So yes, if I wanted to sum up 2017 in black and white terms I would have to classify it as a failure. I didn't make the improvements I expected and I felt like a lot of my peers left me behind this year because of my own stupid mistakes. However, I am a lawyer and lawyers love the grey areas! So that is why I think there are still a lot of positives to come out of 2017. Do I look back with regret? Most definitely. But I am also excited now too. I am excited to see where I am at once I overcome my fatigue and my injuries. I am excited to see what sort of performance I can deliver when I am making smart food choices all the time and when my mindfulness practices become second nature to me. I am excited to see how much closer I am to my goals after overcoming all of the obstacles that I have faces in 2017. For that reason, I am glad that 2017 has happened the way it has. While I could say it feels like one step forward, two steps back (which it has felt like most of this year) I am instead choosing to look at it as one step forward, two steps back, 10 steps forward.
I am excited for next year and all that it will bring. I have already seen so many changes for the year to come begin and they don't scare me, they excite me! We also put together a special episode of Think Fit all about New Year resolutions and sticking to them, which will be out on January 1.
So with that, I hope you all managed to get something out of 2017, I hope you are ready for a big 2018 and as always I hope you all remember to TRI!
The last time I wrote a race report about the Western Sydney 70.3 I called it ‘The Dark Side of Triathlon’ because I had the worst race of my life. It is still a memory I lean on it training to make sure I never have another repeat. But as you will no doubt find out, things went much much better for me the second time around.
There have been significant changes to the race in Penrith, however, at its core, it is still the same race. I decided on this race instead of my usual trip to Thailand for a number of reasons but the main reason was that I felt it was time to try and overcome some demons. I am not going to go into the detail of what happened last time but if you are interested in the backstory I would recommend you have a read. The article is linked here.
But for now, let me whisk you away to the pristine waters of the Regatta Centre at the foot of the Blue Mountains. I probably shouldn’t have used the word pristine…. I’ll try again, let me which you away to the …. hmmmm… clear? No. delightful? Hardly…. Fresh? Too simple… Ok. Let me whisk you away to the waters of the Regatta Centre (nailed it!) As I mentioned, this was a big redemption race for me that was turning out to be as much of a mental battle as physical one. The last time I completed this race there were some serious psychological scars left. So yeah, I wasn't excited about doing it over again.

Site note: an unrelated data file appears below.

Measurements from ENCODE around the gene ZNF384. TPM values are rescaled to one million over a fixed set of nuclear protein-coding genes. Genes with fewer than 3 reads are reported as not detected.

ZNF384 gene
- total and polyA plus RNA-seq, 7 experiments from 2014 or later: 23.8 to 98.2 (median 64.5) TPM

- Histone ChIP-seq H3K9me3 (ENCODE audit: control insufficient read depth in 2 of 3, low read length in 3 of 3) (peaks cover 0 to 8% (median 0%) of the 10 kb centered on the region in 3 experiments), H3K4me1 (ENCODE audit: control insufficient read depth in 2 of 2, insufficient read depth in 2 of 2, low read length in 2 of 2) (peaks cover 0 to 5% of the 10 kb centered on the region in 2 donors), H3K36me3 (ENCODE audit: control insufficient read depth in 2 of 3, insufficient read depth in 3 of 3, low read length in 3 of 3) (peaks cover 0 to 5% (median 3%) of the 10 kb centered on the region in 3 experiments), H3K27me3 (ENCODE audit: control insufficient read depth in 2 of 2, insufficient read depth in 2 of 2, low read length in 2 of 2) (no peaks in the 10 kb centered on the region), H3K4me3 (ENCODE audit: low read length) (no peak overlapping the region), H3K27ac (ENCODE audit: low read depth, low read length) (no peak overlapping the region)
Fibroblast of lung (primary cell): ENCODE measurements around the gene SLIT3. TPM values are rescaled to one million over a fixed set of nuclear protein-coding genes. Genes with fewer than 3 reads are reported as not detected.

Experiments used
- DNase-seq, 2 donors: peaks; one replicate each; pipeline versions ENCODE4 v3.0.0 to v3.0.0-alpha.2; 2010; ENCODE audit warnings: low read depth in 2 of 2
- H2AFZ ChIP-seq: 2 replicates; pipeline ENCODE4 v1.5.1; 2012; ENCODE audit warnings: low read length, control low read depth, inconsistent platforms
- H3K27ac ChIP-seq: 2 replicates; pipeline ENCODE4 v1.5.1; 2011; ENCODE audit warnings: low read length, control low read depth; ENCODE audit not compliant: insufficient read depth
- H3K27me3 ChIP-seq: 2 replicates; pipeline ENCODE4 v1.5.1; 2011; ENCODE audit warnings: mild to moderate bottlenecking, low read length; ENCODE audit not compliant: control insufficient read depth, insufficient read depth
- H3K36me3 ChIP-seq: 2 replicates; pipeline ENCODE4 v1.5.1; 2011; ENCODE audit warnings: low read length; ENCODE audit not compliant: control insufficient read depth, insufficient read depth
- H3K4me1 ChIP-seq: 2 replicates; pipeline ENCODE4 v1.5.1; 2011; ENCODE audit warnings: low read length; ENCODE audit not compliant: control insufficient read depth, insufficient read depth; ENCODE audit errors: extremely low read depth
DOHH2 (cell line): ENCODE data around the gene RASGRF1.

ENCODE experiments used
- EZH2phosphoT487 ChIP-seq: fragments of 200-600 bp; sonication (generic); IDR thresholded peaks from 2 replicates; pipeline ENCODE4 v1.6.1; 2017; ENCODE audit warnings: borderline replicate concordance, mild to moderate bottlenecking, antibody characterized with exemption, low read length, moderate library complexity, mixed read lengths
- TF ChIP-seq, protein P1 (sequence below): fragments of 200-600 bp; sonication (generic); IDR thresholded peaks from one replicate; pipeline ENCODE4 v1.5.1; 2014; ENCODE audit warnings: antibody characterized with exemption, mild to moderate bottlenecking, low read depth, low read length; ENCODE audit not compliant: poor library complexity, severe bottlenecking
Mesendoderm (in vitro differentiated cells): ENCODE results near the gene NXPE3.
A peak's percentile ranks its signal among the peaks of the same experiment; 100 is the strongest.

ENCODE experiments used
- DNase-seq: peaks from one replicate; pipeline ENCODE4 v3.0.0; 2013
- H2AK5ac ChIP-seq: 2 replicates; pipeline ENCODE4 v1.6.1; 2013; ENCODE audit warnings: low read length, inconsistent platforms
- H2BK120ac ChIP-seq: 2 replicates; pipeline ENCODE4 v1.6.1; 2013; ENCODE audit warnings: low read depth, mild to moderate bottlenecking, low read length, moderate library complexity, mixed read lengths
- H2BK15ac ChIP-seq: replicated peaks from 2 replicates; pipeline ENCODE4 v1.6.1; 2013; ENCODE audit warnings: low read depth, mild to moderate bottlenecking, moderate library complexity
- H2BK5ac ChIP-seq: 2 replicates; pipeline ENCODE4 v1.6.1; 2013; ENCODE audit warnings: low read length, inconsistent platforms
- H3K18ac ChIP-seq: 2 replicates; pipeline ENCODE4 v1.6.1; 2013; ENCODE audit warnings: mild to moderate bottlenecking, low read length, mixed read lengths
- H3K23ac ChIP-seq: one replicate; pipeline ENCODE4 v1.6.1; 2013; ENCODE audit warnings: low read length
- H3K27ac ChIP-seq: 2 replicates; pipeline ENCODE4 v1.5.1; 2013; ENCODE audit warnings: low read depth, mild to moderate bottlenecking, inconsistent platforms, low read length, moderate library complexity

My lead up was actually pretty good. With the completition of my law degree in the days before the race I found my mind was settling down a bit and my body was also starting to recover from the hole of overtraining I had put myself in earlier this year. I was swimming better than I ever have at this time of year and felt that both my bike and run were the strongest they have ever been. There were even whispers that the weather was going to be mild and it might even be a wetsuit swim. The race was already playing mental games with me! I went out to rack my bike the day before the race and my number one priority was calmness. No rushing. Take my time. Be chill! No dramas. The night before the race I had a surprisingly good night’s sleep and woke up on race day ready to go.
When I arrived on race morning I found that I had plenty of room around me in transition. A few other athletes had not shown up which meant I could spread myself out. I got my transition area set up without hassles and wished my friends and one of the athletes I coach, Ashley, good luck (we also talked race strategy and she bloody nailed her PB by the way) I had a bit of a wait before I got into the water but before I knew it I was treading water waiting for the start of the race. The water was 26c and as far as I could tell (by sinking) it was not buoyant at all.
So I was swimming well in the lead up to the race and was excited to see how I preformed. I chose to start on the left as I sight to my right and found that as soon as the gun went off I felt very very strong. The changes that I have made to my stroke in addition to the introduction of strength and conditioning work has seen big improvements in my swimming. I felt like I was swimming the fastest swim leg of my life. It felt effortless and the buoys were passing by in rapid succession. I also didn't really notice too many people swim away from me. I made my way to the lane rope leading to the turn buoy and started working my way towards the first turn.